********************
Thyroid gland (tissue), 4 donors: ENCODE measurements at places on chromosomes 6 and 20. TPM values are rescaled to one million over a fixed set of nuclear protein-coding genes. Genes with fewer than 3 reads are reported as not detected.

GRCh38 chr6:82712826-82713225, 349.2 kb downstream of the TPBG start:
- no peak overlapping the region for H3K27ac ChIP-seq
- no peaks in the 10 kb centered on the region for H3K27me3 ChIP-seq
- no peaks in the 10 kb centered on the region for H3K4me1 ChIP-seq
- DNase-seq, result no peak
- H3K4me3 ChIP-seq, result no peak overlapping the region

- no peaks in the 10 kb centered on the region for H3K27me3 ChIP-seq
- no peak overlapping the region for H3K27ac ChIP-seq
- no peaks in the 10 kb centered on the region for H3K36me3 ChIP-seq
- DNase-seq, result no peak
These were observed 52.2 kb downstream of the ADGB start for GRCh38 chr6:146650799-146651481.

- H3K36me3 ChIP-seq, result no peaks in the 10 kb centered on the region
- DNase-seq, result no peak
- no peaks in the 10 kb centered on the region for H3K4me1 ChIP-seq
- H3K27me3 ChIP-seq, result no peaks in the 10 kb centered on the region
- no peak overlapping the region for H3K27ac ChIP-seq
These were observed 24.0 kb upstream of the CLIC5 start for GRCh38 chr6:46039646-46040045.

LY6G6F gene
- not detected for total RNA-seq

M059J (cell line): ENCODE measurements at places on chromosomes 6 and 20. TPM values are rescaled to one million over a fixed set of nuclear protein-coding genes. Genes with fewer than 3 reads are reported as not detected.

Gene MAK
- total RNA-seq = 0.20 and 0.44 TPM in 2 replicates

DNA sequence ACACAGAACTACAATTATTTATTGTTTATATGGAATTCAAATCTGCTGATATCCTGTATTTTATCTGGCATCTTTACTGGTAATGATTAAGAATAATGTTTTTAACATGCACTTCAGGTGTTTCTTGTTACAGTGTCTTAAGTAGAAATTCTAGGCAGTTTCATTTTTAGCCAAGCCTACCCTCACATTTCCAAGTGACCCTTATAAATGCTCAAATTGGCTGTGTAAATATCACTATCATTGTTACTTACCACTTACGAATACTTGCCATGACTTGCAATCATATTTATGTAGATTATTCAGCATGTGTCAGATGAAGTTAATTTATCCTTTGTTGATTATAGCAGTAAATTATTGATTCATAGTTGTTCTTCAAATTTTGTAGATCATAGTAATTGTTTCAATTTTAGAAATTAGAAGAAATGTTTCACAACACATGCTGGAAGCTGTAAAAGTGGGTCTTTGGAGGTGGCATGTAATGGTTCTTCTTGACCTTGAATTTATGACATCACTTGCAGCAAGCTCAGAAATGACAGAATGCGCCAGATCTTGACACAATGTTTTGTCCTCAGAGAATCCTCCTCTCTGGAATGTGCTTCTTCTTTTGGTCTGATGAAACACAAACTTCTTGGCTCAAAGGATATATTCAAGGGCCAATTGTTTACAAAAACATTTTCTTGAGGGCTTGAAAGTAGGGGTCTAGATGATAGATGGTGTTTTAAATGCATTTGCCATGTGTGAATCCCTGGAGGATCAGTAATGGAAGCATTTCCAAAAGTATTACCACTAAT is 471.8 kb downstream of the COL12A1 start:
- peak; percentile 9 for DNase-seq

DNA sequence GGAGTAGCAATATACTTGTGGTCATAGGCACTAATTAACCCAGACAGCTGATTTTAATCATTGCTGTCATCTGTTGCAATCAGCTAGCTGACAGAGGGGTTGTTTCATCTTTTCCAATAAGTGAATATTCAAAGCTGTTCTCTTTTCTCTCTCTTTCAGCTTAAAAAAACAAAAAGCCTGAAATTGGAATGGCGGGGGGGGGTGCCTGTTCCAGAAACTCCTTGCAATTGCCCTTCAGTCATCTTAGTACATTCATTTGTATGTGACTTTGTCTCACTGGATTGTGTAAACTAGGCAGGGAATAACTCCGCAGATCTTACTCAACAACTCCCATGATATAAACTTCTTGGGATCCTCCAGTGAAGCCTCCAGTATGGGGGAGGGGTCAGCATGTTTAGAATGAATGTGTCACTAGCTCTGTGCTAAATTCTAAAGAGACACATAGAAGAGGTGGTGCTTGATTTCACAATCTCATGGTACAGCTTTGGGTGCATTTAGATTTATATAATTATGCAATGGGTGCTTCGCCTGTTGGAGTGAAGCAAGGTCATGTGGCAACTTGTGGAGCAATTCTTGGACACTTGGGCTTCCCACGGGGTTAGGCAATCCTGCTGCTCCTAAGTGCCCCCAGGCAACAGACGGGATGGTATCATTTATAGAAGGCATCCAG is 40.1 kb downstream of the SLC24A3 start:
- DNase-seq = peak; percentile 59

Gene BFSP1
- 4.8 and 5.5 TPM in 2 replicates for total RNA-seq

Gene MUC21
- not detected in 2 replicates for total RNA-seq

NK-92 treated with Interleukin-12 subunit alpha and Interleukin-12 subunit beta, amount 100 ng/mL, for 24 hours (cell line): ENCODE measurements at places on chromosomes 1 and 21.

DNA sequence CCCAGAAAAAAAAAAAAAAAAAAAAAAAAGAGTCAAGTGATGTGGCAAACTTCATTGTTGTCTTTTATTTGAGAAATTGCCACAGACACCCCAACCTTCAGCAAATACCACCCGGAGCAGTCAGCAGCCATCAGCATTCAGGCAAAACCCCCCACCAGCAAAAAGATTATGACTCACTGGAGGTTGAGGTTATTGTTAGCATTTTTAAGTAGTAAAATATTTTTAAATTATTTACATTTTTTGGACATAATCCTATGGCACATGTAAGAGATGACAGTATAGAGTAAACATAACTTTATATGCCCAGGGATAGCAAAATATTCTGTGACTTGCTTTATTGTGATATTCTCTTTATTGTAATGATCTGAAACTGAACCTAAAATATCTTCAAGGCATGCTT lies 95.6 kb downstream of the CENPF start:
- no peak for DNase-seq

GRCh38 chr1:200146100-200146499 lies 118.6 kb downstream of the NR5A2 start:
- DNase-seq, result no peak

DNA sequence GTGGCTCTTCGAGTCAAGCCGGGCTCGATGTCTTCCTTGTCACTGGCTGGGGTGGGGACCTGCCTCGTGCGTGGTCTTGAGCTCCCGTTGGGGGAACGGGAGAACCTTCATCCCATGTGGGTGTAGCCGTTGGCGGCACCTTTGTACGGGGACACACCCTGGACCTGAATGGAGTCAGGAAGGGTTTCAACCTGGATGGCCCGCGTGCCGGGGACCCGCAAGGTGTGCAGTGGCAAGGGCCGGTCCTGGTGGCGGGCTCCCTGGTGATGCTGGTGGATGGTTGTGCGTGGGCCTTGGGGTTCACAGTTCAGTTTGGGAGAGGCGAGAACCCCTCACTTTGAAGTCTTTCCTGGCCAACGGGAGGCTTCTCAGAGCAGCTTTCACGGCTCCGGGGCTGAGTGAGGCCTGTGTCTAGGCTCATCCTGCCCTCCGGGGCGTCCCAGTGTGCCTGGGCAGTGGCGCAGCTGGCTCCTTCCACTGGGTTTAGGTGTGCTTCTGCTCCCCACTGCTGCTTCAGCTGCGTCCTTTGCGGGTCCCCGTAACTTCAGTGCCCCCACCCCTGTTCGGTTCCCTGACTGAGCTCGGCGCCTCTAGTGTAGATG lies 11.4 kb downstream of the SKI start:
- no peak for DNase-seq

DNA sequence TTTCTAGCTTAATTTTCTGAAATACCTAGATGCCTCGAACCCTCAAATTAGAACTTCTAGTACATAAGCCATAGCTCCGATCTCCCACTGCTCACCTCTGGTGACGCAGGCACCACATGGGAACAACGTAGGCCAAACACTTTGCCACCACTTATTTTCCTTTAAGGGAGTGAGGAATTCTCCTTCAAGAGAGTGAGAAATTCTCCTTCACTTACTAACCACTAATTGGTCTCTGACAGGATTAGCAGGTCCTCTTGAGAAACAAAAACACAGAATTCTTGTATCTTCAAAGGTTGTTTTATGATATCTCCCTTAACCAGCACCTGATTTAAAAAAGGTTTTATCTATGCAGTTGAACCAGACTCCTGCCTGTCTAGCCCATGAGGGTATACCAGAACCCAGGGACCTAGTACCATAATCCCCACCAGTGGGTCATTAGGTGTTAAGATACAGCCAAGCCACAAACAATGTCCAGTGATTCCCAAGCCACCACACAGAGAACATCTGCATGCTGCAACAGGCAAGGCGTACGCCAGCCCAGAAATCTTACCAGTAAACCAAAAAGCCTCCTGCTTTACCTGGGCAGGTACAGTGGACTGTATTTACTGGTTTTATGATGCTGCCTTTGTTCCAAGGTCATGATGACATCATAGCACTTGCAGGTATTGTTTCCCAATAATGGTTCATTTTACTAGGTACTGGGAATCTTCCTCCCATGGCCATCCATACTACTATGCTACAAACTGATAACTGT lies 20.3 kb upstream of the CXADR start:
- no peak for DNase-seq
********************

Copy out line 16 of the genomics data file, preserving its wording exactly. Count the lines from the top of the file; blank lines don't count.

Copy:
- H3K27me3 ChIP-seq, result no peaks in the 10 kb centered on the region